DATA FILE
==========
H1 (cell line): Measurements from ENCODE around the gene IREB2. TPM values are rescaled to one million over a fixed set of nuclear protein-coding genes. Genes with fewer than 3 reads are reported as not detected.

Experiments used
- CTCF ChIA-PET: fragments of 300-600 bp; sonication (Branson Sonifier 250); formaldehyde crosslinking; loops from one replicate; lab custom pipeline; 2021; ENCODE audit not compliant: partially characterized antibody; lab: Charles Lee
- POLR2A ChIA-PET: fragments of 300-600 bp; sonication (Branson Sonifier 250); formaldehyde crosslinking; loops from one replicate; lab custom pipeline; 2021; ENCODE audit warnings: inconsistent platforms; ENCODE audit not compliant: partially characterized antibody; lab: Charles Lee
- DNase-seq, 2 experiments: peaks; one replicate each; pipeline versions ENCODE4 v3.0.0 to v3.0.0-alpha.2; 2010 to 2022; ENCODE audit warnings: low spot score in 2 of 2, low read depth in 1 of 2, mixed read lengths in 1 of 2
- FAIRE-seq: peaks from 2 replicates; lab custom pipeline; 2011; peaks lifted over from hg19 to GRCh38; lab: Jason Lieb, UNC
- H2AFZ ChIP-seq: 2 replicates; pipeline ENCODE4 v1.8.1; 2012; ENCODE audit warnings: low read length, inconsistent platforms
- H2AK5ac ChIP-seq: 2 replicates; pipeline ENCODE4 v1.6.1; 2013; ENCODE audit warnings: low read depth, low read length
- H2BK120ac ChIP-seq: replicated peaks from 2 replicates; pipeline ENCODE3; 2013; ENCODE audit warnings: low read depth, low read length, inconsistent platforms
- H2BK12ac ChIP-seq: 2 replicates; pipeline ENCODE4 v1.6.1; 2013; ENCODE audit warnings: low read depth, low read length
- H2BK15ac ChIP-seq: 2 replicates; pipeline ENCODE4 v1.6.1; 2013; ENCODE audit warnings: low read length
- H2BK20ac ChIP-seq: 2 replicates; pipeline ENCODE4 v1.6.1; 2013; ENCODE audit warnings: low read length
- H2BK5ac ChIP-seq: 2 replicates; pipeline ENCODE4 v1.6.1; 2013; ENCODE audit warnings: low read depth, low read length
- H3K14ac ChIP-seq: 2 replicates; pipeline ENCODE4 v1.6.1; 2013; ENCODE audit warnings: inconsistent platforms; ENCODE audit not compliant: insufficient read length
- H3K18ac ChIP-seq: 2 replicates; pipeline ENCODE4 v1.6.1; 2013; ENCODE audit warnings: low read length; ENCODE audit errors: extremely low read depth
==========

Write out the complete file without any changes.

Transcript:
H1 (cell line): Measurements from ENCODE around the gene IREB2. TPM values are rescaled to one million over a fixed set of nuclear protein-coding genes. Genes with fewer than 3 reads are reported as not detected.

Experiments used
- CTCF ChIA-PET: fragments of 300-600 bp; sonication (Branson Sonifier 250); formaldehyde crosslinking; loops from one replicate; lab custom pipeline; 2021; ENCODE audit not compliant: partially characterized antibody; lab: Charles Lee
- POLR2A ChIA-PET: fragments of 300-600 bp; sonication (Branson Sonifier 250); formaldehyde crosslinking; loops from one replicate; lab custom pipeline; 2021; ENCODE audit warnings: inconsistent platforms; ENCODE audit not compliant: partially characterized antibody; lab: Charles Lee
- DNase-seq, 2 experiments: peaks; one replicate each; pipeline versions ENCODE4 v3.0.0 to v3.0.0-alpha.2; 2010 to 2022; ENCODE audit warnings: low spot score in 2 of 2, low read depth in 1 of 2, mixed read lengths in 1 of 2
- FAIRE-seq: peaks from 2 replicates; lab custom pipeline; 2011; peaks lifted over from hg19 to GRCh38; lab: Jason Lieb, UNC
- H2AFZ ChIP-seq: 2 replicates; pipeline ENCODE4 v1.8.1; 2012; ENCODE audit warnings: low read length, inconsistent platforms
- H2AK5ac ChIP-seq: 2 replicates; pipeline ENCODE4 v1.6.1; 2013; ENCODE audit warnings: low read depth, low read length
- H2BK120ac ChIP-seq: replicated peaks from 2 replicates; pipeline ENCODE3; 2013; ENCODE audit warnings: low read depth, low read length, inconsistent platforms
- H2BK12ac ChIP-seq: 2 replicates; pipeline ENCODE4 v1.6.1; 2013; ENCODE audit warnings: low read depth, low read length
- H2BK15ac ChIP-seq: 2 replicates; pipeline ENCODE4 v1.6.1; 2013; ENCODE audit warnings: low read length
- H2BK20ac ChIP-seq: 2 replicates; pipeline ENCODE4 v1.6.1; 2013; ENCODE audit warnings: low read length
- H2BK5ac ChIP-seq: 2 replicates; pipeline ENCODE4 v1.6.1; 2013; ENCODE audit warnings: low read depth, low read length
- H3K14ac ChIP-seq: 2 replicates; pipeline ENCODE4 v1.6.1; 2013; ENCODE audit warnings: inconsistent platforms; ENCODE audit not compliant: insufficient read length
- H3K18ac ChIP-seq: 2 replicates; pipeline ENCODE4 v1.6.1; 2013; ENCODE audit warnings: low read length; ENCODE audit errors: extremely low read depth